Hyde Park bombing: The covert deal that was part of a lasting end to the Troubles

 

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The deal thrashed out between London and Sinn Fein over those suspected of involvement in historic acts of IRA terrorism was not exactly top secret, but nor was it advertised to the outside world.

Confirmation that it existed, coming in such a high-profile case, may have raised eyebrows – but the shockwaves today came not just from the exposure of the deal but the fact that the arrangements went so spectacularly wrong in the Downey case, apparently as a result of police error.

The net result, which has caused such a furore, was that the courts did not get to pass judgment on a man charged with involvement in multiple murder in London’s Hyde Park on 20 July 1982 – one of the darkest days of the Troubles.

Today was a deeply painful day for almost everyone concerned, from the families of those murdered to the various sections of authority involved in working a system which was supposed to function discreetly.

Serious questions have been posed about the administration of policing and justice, about police competence, and about dealing with vital matters away from political and public scrutiny.

The Hyde Park case can also be expected to bruise the Belfast peace process, already ailing as the two major parties in the Northern Ireland administration, the Democratic Unionists and Sinn Fein, are at loggerheads on many issues.

The details of the scheme which has now come to light will add volume to the refrain from unionists that Sinn Fein has managed to negotiate many unfair advantages from the peace process, some of them hammered out behind closed doors.

The Downey case is one of many which have been described as items of unfinished business arising from the Troubles in general and in particular from the IRA’s campaign of violence. His was one of almost 200 cases of “on the runs” left in limbo after the IRA ceased to be active.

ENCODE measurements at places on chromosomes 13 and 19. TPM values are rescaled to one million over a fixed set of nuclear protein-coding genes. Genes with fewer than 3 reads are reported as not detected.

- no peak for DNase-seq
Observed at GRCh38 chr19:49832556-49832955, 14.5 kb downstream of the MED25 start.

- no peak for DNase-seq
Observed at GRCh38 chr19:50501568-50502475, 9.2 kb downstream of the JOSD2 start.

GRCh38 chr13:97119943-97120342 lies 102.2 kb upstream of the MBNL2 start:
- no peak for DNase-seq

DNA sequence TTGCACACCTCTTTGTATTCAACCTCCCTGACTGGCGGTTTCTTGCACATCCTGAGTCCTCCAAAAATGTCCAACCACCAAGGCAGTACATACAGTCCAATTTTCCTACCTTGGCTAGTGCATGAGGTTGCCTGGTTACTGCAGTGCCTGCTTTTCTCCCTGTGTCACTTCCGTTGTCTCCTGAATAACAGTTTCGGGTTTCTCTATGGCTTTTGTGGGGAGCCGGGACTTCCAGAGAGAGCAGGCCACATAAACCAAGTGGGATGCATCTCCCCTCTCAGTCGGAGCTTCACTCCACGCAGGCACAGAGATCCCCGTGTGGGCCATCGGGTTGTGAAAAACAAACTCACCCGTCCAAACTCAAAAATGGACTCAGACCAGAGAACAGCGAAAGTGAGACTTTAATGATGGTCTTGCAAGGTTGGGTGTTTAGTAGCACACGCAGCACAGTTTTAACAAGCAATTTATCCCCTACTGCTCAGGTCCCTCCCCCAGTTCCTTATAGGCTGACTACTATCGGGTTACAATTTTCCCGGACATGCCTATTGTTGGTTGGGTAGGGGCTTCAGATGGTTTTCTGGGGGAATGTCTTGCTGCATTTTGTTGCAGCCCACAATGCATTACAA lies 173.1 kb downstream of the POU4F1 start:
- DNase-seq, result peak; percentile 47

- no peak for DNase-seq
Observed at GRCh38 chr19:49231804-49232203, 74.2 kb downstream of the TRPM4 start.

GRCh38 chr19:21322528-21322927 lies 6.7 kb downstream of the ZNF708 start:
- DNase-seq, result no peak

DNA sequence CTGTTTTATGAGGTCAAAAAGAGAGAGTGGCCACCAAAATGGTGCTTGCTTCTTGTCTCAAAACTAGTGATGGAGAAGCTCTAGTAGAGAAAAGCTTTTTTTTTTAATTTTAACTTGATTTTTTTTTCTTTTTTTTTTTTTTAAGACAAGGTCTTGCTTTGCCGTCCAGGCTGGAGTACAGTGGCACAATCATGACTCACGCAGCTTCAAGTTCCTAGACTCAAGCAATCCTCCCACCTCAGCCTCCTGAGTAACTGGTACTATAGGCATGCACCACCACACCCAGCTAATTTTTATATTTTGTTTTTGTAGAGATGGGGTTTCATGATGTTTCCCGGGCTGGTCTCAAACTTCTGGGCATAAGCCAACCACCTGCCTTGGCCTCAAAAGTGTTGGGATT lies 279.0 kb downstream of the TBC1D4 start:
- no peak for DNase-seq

It took many years of negotiation between Sinn Fein and successive governments, but especially under Tony Blair, to work out what is called “the administrative scheme”. It was based on the idea that individuals once classed as “wanted” would be given official letters of permission to allow them to travel outside Northern Ireland without fear of arrest.

This was quietly settled on after it became clear that many Westminster MPs disapproved of attempts to pass new legislation proposed by the Labour government.

The prisons had been virtually emptied of paramilitary prisoners by 2000 as a result of the 1998 Good Friday Agreement.

There was much criticism of the fact that hundreds of inmates – many serving life sentences for murder – benefited from early release provisions.

The releases were painful to many, especially the families of those killed and injured, although there was an element of balance in the fact that loyalists as well as republicans were set free.

Few of those released have re-offended, but there is still enduring resentment about this process.

However, the justification advanced by the Blair government, and accepted if not applauded by most of the population, was that conflicts do not end in satisfactory and just ways.

The argument was that the major republican and loyalist groups were unlikely to maintain their ceasefires if hundreds of their members remained behind bars.

Under the Good Friday Agreement it was decreed, after much heart-searching, that they should be freed.

But the Agreement covered only those in jail and not those “on the run,” and dealing with that major loose end took well over a decade.

Even then, as the Downey case has shown, the scheme has not laid to rest an issue which raises such hugely sensitive legal, political and, indeed, moral issues.


Former Northern Ireland secretary Peter Hain on Downey's arrest

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